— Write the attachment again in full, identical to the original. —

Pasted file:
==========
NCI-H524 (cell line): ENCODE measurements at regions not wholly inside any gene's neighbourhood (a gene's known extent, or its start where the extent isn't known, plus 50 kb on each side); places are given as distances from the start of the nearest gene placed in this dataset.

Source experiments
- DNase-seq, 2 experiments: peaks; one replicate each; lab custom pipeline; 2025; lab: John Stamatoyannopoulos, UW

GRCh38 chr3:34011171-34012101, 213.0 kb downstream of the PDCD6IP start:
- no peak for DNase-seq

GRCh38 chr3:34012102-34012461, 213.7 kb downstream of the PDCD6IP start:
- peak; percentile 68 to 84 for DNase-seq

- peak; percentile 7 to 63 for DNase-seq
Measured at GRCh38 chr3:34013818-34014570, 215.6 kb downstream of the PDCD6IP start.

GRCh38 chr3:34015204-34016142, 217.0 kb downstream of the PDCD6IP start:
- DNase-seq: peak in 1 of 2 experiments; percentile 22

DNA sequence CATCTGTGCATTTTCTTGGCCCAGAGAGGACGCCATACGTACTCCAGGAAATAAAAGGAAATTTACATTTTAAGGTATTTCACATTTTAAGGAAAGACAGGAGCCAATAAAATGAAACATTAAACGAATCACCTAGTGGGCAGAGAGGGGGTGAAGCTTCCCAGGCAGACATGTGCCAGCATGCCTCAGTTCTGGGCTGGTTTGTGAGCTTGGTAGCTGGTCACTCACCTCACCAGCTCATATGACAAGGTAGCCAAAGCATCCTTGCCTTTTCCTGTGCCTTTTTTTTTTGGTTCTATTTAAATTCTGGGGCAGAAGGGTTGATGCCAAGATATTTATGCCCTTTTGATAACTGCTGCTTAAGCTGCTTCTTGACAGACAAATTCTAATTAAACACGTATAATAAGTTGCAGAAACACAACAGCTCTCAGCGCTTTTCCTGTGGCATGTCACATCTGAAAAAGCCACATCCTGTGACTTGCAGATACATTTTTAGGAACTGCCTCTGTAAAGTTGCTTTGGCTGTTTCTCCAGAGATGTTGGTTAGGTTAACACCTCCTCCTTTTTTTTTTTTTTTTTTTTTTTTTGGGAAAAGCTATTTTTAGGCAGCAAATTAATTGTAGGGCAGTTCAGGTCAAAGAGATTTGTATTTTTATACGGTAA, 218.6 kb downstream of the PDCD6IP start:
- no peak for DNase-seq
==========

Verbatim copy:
NCI-H524 (cell line): ENCODE measurements at regions not wholly inside any gene's neighbourhood (a gene's known extent, or its start where the extent isn't known, plus 50 kb on each side); places are given as distances from the start of the nearest gene placed in this dataset.

Source experiments
- DNase-seq, 2 experiments: peaks; one replicate each; lab custom pipeline; 2025; lab: John Stamatoyannopoulos, UW

GRCh38 chr3:34011171-34012101, 213.0 kb downstream of the PDCD6IP start:
- no peak for DNase-seq

GRCh38 chr3:34012102-34012461, 213.7 kb downstream of the PDCD6IP start:
- peak; percentile 68 to 84 for DNase-seq

- peak; percentile 7 to 63 for DNase-seq
Measured at GRCh38 chr3:34013818-34014570, 215.6 kb downstream of the PDCD6IP start.

GRCh38 chr3:34015204-34016142, 217.0 kb downstream of the PDCD6IP start:
- DNase-seq: peak in 1 of 2 experiments; percentile 22

DNA sequence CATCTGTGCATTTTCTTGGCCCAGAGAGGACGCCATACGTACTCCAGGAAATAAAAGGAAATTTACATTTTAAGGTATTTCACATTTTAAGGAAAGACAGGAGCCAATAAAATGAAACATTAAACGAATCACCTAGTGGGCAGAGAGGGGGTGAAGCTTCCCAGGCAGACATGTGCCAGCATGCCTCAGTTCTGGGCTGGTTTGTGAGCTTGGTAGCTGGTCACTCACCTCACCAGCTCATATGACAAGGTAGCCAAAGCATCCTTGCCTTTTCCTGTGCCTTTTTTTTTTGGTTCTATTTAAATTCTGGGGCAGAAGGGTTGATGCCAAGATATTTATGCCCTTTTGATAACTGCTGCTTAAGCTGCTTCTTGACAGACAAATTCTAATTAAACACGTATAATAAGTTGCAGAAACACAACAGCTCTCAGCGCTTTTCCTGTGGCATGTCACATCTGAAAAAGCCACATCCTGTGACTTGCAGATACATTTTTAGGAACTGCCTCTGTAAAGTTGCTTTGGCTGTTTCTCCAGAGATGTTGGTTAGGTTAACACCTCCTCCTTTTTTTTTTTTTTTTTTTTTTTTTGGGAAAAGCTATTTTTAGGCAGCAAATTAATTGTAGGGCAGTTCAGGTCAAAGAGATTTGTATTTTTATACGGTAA, 218.6 kb downstream of the PDCD6IP start:
- no peak for DNase-seq